For example, the tournament bracket format rewards players who invest deeply in their game knowledge, particularly matchup study, because you do not know who your opponents are ahead of time, and best-of-three sets don’t give you much time to figure the matchup out. However, at a high level, you generally have to assume that players ‘know everything’ that the other players know, so you generally cannot rely on knowledge checking alone to win. (There is some room for exception here with games at the very very deep end, like Marvel vs. Capcom and classic Guilty Gear games, where it’s entirely possible that no one in the world plays team XYZ or character A quite like you do, and so the only way your opponent could have that matchup practice is to play you.)
Once you’ve gotten to the point where game knowledge is not a notable differentiator between players, the successful tournament player typically shows a strong preference towards steering the game towards hands checks (high combo execution, strong reactionary play) over heart checks because it has lower risk of unwelcome variance than gambling/RPS interactions do. Again, these are short sets, and you have to play a lot of them to win a tournament bracket, so even if your tournament game is based around running a bunch of nasty gambling games, odds are that your luck will run out before the bracket ends. In general, the more you can make a fighting game feel like shooting free throws (a single-player test of execution) instead of rock-paper-scissors (a two-player test of reads), the easier it is to consistently win; you’d only want to play RPS against players you don’t think you could beat with free throws.
So, broadly speaking, the successful tournament player does as much as possible to keep the game within parameters that they can control. It’s hard to raw guess your way through a bracket, so you want to minimize the number of situations where you’re raw guessing. (This may sound obvious to you, but consider that if you’re playing in a ranked queue, or with a group of friends, or in a first-to-ten against Daigo Umehara, you would do different things to optimally prepare for those sessions than you would for Combo Breaker.)
As we start talking about structuring our gameplay in OODA Loops, keep in mind that the end goal of your fighting game play isn’t just “win the game”, it’s in finding ways to distill the chaos of two people simultaneously fighting and turn it into a neatly ordered series of skill tests that you can consistently pass more and better than your opponent can. Eventually you may decide that your own path to improvement will branch from the classic tournament player meta, and that’s awesome, but it helps to understand where the format of competitive play encourages you to build first.
Using the OODA Loop framework to describe fighting game play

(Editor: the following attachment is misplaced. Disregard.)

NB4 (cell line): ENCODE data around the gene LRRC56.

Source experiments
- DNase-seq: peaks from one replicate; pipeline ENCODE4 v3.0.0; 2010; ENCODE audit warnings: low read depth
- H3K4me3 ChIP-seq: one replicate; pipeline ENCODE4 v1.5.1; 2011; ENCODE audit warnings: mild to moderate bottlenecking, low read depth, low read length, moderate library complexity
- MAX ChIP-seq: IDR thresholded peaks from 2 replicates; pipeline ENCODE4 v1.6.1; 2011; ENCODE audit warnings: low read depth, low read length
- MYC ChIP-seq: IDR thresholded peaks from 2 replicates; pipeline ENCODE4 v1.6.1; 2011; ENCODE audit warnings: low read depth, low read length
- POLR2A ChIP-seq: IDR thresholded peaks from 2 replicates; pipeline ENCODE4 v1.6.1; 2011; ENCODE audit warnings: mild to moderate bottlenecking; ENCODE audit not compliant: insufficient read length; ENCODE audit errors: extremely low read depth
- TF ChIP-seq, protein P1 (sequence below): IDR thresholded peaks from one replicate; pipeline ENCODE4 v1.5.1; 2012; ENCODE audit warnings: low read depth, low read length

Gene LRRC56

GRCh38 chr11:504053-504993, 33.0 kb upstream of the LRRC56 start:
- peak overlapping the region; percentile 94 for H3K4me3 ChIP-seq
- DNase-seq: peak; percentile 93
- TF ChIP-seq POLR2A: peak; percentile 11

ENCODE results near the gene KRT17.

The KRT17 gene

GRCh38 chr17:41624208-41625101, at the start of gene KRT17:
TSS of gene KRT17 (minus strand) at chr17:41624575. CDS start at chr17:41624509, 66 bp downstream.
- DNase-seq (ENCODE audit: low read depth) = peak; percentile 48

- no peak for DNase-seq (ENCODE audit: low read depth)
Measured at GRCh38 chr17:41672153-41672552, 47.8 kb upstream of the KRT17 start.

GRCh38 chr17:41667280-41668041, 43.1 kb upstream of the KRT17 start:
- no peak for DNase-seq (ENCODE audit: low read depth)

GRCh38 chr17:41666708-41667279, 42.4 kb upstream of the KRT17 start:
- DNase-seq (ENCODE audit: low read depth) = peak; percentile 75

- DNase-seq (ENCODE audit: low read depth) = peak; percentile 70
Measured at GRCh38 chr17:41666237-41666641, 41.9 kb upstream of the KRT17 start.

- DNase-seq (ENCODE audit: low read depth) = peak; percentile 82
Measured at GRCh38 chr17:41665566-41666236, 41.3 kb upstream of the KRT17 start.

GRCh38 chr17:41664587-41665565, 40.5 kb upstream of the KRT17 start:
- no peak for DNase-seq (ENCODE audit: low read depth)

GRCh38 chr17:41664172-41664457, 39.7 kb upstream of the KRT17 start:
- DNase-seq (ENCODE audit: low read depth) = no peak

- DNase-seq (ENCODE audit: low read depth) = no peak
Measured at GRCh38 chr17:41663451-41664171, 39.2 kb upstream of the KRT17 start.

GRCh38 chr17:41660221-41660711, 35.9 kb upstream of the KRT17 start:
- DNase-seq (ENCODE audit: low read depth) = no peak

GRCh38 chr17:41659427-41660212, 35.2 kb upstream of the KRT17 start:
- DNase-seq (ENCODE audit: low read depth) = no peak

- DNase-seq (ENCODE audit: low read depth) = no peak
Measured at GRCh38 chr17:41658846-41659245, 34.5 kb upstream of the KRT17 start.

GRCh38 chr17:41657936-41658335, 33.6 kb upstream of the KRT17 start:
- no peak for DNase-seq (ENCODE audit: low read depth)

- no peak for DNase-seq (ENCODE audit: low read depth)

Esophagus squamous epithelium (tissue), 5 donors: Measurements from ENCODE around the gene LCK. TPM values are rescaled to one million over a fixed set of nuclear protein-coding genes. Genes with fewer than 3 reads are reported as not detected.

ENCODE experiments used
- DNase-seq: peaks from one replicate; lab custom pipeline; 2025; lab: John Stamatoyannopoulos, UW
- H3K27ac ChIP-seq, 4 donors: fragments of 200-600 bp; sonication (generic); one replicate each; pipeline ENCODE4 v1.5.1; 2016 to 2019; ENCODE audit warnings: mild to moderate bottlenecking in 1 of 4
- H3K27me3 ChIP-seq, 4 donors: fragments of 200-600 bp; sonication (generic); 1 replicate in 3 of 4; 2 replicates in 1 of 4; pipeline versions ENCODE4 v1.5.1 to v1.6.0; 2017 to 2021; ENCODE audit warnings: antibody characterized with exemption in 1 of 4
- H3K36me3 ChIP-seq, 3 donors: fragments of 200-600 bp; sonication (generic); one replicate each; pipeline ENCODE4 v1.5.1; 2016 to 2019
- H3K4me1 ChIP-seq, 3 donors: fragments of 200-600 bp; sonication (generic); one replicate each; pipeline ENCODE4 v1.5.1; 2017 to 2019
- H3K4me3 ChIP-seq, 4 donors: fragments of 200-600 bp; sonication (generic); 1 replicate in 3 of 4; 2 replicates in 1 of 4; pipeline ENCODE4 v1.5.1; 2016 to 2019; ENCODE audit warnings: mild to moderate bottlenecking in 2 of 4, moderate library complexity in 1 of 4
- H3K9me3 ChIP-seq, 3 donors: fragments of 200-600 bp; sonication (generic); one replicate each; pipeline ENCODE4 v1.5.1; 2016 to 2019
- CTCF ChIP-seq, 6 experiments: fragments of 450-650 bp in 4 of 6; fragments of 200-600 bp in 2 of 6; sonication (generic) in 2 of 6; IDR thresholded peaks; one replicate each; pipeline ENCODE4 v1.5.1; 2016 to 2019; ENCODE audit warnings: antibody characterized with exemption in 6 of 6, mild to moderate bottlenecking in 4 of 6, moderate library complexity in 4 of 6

Fighting games are kind of like turn-based card games in that each player is taking turns, with different phases to each turn. When you’re playing a fighting game, you go through the phases of your turn like this:
- Look at the screen
- Process the information on the screen into a situation
- Use your understanding of the game and the opponent to determine an appropriate action
- Execute the action
- Once the action is executed, you once again look at the screen to see how your action created a new situation, and the next loop starts.
This structure is called an OODA Loop, which stands for Observe, Orient, Decide, Act. The main difference from card games, of course, is that both players are going through their turns at the same time, and they’re often not in sync with each other since it’s all happening in real time. Many kinds of feints and traps are designed to manipulate the opponent’s OODA loop cadence to bait them into committing to something that you can beat on reaction instead of forcing a contest of reads.
Getting better at fighting games is, at a very low level, about cultivating a set of tools to plug into your OODA loops, and picking the right ones to use in a given moment to create a situation where you can consistently perform the winning action before your opponent can use theirs. Let’s walk through what is probably a familiar situation with this framework in mind.
A common starting point for new Street Fighter players is “Don’t jump, work on hitting your anti-airs.This is a pretty handy place for new SF players to start for two reasons: First, it teaches them to look for situations where there are clearly correct, reactable answers (Dragon Punch beats jump-in), and second, telling them not to jump forces them to rely on their grounded movement and attacks to deal with their opponent’s, and that’s where they start learning how to play SF-style neutral.
If we have New Player 1 jumping in at New Player 2, P1’s OODA loop probably looks something like this:
Observe: I am not within range to hit my opponent with any of my grounded attacks
Orient: I need to hit my opponent to win
Decide: I am going to jump at my opponent with a big attack
Act: Jump forward heavy kick
P1 doesn’t know much about the game, so their OODA loop doesn’t take much time to execute. This is one of the reasons why a new player trying to learn to play ‘properly’ often gets overwhelmed by the player who isn’t — if you’re trying to use new, unfamiliar tools, you’ll act more slowly than someone who is unencumbered by the weight of trying to do the right thing.